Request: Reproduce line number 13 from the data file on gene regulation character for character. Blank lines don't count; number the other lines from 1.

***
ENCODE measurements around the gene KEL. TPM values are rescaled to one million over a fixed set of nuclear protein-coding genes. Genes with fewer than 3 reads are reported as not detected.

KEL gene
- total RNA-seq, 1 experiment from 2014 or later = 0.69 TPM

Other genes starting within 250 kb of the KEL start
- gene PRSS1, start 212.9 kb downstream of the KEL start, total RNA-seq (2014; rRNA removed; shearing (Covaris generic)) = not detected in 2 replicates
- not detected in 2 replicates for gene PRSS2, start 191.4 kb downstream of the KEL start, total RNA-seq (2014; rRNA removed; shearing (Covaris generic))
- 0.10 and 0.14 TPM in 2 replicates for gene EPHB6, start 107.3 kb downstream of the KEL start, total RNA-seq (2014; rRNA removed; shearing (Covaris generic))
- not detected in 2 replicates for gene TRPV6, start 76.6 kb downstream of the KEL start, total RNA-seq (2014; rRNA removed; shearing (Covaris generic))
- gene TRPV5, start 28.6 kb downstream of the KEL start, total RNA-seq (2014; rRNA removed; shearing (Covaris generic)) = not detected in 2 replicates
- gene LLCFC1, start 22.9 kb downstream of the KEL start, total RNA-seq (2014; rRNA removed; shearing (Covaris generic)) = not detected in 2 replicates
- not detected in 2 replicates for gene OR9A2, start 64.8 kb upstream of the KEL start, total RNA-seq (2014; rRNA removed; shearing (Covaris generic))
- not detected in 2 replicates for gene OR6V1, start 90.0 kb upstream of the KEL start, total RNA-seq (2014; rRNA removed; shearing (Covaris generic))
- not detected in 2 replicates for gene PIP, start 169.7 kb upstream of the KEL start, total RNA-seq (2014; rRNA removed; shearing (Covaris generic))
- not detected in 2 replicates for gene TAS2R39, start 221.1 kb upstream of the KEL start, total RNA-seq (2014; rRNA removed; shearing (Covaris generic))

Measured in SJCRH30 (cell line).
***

- not detected in 2 replicates for gene PIP, start 169.7 kb upstream of the KEL start, total RNA-seq (2014; rRNA removed; shearing (Covaris generic))